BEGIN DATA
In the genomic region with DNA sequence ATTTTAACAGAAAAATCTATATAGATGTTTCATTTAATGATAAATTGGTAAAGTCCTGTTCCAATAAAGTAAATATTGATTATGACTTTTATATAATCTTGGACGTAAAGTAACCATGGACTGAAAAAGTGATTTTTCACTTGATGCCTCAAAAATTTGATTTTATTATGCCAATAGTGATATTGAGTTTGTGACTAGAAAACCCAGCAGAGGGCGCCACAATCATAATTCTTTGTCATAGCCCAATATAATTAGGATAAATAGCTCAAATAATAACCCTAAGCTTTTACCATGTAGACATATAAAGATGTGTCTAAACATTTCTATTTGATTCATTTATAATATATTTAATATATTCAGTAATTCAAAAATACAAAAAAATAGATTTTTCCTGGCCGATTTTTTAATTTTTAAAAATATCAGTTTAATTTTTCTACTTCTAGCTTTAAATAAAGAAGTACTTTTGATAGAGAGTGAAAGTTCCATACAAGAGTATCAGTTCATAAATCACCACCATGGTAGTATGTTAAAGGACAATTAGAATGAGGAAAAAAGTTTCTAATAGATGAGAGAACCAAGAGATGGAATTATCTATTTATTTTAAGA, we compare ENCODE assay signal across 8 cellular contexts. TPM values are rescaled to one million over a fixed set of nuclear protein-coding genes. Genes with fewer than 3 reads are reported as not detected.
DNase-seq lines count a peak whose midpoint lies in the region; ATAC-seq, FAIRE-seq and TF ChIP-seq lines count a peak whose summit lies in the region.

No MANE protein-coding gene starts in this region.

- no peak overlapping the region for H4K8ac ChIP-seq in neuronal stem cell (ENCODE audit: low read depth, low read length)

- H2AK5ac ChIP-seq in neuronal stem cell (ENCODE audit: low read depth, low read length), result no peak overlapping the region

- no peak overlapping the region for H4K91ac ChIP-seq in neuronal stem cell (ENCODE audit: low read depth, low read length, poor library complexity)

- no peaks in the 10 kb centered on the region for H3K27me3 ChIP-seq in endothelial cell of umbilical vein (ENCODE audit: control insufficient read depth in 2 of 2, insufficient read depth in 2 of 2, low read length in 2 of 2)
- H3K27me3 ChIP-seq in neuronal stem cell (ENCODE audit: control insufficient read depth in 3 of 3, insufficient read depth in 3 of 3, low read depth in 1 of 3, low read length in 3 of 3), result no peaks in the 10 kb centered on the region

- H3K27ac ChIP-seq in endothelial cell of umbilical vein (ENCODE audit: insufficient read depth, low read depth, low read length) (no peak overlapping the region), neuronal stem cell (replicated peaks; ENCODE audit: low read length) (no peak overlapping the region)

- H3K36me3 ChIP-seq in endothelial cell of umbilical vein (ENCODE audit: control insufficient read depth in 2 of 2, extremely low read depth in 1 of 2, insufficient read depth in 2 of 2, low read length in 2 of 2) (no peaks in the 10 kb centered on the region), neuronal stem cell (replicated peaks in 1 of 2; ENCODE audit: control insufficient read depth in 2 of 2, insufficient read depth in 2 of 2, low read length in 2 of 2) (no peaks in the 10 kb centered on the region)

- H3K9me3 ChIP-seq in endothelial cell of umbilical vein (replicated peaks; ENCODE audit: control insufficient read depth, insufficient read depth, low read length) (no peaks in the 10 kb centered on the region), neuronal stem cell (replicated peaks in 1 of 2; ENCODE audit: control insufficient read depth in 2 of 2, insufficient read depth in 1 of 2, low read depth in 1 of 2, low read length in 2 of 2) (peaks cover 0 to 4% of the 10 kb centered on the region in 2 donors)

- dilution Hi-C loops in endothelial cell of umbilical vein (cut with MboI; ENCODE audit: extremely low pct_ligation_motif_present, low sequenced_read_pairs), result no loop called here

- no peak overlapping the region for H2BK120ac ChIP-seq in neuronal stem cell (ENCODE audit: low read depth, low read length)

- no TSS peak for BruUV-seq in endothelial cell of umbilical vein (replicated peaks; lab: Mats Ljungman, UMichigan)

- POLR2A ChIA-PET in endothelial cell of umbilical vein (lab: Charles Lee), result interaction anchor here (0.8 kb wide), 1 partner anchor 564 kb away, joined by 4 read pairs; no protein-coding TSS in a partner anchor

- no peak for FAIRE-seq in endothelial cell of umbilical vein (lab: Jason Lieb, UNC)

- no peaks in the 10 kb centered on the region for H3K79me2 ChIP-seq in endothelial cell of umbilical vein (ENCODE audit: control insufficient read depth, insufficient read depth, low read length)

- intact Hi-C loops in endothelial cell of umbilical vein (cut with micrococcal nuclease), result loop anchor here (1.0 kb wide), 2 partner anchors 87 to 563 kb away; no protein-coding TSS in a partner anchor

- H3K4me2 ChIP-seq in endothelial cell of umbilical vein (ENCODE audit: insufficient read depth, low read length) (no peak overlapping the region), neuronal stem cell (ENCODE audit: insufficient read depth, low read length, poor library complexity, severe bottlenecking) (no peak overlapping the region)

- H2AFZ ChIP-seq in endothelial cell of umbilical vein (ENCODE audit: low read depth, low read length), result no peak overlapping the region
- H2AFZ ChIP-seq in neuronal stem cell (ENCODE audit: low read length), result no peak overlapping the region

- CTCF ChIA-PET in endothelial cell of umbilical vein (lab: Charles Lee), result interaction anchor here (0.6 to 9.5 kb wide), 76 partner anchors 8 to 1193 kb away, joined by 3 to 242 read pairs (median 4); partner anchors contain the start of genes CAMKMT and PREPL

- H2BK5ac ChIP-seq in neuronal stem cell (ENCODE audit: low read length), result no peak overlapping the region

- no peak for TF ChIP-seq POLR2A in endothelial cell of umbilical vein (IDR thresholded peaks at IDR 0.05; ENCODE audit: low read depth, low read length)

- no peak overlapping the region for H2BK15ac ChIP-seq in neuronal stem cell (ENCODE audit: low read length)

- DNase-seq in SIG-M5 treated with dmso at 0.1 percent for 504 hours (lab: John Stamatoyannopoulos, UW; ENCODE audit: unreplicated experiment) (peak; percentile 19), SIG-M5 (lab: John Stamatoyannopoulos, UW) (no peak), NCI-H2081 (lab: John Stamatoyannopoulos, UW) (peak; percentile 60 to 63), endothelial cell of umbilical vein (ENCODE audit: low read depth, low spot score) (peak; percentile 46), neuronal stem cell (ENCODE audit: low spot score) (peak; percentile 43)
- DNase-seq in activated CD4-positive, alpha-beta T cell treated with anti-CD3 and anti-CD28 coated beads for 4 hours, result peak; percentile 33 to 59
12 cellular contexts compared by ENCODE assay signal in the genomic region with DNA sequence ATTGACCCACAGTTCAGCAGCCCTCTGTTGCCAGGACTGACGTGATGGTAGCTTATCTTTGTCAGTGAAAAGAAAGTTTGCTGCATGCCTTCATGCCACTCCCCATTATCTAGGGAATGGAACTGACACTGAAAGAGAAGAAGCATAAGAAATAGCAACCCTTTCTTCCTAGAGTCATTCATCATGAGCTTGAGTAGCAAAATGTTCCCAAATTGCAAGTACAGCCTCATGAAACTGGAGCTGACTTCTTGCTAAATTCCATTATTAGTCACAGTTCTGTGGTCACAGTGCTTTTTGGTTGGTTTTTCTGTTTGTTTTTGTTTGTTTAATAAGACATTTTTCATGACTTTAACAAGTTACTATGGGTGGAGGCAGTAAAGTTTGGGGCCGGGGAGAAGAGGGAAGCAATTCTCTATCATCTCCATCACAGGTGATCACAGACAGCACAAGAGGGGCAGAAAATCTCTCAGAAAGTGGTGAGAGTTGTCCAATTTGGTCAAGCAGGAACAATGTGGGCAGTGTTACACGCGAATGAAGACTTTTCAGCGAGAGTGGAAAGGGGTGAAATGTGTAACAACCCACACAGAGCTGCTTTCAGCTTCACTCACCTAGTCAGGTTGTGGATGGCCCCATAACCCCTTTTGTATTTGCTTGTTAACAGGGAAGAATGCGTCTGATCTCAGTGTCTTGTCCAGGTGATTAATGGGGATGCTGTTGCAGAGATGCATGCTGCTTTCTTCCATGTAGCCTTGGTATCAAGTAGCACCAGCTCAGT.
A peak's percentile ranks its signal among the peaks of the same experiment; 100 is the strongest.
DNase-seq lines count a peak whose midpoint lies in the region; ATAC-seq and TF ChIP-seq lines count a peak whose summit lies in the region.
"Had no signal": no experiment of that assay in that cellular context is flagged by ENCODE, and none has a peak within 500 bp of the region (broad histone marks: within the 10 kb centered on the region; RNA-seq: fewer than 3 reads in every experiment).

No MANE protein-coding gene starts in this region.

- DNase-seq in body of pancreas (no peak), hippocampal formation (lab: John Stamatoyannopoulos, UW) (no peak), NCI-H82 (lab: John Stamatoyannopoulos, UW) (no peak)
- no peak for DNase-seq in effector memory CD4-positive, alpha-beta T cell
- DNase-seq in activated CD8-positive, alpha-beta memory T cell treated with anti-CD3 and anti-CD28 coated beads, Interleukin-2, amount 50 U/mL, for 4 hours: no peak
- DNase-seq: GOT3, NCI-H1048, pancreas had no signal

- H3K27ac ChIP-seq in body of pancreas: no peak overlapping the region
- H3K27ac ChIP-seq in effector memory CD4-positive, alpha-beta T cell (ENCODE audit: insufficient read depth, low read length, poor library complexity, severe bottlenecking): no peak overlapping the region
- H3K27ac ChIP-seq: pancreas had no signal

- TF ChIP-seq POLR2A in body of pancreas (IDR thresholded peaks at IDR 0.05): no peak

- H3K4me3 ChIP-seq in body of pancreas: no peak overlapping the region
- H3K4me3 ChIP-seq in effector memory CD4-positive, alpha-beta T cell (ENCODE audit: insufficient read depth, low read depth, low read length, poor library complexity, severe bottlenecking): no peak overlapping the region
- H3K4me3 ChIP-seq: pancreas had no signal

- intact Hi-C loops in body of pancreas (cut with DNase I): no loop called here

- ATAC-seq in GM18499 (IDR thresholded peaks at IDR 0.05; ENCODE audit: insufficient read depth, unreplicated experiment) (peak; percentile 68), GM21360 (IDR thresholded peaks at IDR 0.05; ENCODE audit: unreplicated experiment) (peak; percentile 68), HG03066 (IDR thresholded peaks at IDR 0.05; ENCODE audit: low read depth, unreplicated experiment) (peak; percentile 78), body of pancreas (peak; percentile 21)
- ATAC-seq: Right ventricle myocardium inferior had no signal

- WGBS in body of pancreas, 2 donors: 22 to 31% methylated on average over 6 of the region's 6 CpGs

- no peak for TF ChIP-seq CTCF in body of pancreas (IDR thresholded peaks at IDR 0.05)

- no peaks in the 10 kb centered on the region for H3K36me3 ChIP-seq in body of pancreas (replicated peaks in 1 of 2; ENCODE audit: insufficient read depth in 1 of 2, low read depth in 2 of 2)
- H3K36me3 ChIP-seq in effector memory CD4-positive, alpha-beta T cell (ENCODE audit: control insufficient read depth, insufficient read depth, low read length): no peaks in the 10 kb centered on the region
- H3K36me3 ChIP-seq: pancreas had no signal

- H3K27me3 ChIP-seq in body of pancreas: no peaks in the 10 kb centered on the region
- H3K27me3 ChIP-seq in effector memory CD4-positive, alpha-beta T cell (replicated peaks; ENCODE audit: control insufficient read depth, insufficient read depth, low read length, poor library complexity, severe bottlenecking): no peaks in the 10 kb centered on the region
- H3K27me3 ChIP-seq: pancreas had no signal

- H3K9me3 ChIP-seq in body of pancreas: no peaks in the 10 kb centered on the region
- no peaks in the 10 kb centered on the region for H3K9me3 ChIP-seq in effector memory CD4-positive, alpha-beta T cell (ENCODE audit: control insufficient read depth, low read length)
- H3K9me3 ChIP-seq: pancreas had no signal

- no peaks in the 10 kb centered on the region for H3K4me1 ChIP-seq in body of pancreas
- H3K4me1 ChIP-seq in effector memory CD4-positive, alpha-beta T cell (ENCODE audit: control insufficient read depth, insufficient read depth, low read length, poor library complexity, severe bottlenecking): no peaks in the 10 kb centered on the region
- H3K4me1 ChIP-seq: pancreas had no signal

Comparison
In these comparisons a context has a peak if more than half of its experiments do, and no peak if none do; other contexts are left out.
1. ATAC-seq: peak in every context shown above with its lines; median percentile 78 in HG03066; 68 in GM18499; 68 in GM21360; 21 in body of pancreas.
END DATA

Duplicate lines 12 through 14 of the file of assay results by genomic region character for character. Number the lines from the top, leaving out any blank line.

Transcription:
- dilution Hi-C loops in endothelial cell of umbilical vein (cut with MboI; ENCODE audit: extremely low pct_ligation_motif_present, low sequenced_read_pairs), result no loop called here

- no peak overlapping the region for H2BK120ac ChIP-seq in neuronal stem cell (ENCODE audit: low read depth, low read length)

- no TSS peak for BruUV-seq in endothelial cell of umbilical vein (replicated peaks; lab: Mats Ljungman, UMichigan)